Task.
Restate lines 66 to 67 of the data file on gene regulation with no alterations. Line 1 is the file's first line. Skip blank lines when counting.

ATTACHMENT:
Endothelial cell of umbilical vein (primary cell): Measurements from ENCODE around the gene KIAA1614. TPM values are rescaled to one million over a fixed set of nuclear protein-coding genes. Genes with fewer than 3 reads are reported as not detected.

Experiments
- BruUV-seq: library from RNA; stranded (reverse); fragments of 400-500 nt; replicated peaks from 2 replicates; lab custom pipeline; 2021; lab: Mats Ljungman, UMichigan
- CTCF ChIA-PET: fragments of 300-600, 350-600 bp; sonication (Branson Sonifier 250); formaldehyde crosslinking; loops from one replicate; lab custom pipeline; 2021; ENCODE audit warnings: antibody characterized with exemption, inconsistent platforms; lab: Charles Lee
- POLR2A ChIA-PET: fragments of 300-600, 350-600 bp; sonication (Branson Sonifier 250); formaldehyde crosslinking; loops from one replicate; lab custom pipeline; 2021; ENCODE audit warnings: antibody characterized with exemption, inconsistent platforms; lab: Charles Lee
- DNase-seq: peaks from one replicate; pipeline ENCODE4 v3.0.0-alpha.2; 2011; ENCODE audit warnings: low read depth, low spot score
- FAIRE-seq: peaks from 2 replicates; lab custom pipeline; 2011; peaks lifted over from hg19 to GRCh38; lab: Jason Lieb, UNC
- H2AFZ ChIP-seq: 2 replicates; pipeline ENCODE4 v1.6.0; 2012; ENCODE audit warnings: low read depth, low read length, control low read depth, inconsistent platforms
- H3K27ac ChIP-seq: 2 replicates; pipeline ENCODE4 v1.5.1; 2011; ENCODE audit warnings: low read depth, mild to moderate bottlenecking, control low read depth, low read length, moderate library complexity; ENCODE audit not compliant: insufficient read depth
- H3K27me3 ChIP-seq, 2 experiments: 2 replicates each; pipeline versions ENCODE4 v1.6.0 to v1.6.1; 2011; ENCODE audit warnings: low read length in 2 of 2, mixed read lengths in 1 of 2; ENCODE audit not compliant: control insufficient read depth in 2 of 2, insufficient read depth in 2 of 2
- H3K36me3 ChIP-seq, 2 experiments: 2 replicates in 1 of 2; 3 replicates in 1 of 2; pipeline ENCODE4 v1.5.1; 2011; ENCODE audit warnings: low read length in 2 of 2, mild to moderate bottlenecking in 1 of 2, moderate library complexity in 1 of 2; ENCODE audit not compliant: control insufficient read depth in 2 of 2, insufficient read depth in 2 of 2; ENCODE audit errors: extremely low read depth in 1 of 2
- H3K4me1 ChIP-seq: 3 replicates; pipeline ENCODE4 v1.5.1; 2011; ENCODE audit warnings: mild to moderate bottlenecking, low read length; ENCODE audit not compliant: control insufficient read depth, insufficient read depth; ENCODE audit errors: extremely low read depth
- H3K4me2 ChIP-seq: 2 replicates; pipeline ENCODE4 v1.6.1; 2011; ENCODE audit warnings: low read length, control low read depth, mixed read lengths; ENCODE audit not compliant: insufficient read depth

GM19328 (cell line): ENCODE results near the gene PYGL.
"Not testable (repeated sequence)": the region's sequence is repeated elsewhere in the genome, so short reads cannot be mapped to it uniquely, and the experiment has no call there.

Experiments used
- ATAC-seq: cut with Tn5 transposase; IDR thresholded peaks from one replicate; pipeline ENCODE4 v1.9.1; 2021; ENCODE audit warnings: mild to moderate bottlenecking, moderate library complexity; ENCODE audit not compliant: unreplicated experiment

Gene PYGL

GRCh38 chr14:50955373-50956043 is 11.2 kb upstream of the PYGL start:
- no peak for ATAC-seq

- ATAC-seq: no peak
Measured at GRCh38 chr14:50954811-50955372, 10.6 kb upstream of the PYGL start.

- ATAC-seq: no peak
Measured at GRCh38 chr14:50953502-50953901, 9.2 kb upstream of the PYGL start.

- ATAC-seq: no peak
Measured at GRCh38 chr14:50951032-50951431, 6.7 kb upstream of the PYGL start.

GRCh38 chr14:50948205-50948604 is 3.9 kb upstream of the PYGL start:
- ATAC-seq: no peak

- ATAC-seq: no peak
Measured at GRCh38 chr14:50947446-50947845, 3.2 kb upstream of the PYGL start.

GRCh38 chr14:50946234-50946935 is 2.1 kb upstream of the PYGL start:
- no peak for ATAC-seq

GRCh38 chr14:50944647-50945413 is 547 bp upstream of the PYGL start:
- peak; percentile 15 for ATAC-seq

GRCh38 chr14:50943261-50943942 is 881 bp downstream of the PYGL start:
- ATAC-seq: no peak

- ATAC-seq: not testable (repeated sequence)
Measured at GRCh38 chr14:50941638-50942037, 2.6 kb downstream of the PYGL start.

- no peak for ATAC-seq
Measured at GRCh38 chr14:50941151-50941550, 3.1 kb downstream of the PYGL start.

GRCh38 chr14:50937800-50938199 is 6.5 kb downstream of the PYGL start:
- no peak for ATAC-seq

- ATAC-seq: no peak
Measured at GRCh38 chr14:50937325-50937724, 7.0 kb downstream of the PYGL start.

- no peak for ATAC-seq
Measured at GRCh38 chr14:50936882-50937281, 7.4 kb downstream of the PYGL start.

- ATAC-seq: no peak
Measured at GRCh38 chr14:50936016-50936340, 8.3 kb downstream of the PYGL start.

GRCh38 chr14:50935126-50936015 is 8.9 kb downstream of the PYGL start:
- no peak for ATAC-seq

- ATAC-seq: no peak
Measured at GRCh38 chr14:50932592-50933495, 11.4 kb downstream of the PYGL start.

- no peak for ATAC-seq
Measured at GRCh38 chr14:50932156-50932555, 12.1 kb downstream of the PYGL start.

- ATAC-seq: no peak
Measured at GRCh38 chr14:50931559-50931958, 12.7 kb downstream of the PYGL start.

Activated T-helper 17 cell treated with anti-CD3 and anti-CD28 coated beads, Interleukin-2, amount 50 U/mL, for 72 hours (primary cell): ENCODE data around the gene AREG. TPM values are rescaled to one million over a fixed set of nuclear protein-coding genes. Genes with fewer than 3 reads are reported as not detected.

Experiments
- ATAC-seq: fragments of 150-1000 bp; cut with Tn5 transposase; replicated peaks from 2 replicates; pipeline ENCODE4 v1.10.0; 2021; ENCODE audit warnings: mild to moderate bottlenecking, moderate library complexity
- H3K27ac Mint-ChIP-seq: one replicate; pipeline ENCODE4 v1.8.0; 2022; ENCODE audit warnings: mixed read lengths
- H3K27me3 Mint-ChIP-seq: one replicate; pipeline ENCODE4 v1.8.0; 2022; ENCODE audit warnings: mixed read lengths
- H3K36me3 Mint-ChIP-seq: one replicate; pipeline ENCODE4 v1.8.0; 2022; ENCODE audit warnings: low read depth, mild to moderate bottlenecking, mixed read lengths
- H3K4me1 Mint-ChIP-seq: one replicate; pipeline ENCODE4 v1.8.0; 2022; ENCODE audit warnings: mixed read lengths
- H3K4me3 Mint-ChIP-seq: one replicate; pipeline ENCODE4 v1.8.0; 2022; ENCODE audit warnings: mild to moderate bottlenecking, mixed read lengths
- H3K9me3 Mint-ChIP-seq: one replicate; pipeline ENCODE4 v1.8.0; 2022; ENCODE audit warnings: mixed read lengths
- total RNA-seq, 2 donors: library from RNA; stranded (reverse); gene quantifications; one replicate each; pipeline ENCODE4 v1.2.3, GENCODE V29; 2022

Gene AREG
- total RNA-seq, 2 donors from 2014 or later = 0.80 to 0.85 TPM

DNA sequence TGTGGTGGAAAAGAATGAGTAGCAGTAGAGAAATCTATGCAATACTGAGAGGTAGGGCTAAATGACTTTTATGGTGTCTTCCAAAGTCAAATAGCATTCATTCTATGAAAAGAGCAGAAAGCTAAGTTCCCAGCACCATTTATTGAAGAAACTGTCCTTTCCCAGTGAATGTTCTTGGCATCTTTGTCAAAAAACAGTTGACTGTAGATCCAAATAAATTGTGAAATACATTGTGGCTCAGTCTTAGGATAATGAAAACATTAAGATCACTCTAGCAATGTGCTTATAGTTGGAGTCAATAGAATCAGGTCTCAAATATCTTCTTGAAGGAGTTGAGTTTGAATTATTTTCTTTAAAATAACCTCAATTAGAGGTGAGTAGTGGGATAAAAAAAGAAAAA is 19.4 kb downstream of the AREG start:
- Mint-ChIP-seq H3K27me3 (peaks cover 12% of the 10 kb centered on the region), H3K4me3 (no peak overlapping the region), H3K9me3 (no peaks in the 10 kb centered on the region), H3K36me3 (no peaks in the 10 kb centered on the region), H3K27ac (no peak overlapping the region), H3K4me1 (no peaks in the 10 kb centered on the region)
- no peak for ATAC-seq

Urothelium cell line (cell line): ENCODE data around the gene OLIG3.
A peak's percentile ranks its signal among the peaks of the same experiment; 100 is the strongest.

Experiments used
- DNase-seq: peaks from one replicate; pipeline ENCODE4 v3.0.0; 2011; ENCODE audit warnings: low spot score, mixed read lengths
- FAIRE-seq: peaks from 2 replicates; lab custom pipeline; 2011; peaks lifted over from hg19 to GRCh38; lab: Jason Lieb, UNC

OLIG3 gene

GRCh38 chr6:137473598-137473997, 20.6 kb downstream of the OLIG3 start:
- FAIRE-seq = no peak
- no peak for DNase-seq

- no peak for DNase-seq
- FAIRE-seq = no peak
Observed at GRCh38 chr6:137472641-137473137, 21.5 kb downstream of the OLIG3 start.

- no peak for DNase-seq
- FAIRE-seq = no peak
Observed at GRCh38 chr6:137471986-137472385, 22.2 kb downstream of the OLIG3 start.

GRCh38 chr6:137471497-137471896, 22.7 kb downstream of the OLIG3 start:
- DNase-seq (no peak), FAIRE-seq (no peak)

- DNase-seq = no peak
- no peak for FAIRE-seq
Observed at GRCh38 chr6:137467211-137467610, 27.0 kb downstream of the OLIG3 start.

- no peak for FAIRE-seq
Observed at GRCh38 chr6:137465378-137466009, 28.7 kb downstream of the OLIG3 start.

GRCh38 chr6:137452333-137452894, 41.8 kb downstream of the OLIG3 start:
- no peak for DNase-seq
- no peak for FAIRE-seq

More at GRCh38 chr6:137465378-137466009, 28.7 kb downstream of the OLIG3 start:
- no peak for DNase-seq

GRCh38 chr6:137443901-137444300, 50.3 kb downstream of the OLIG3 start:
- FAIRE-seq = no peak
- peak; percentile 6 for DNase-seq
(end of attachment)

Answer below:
- total RNA-seq, 2 donors: library from RNA; stranded (reverse); gene quantifications; one replicate each; pipeline ENCODE4 v1.2.3, GENCODE V29; 2022

Gene AREG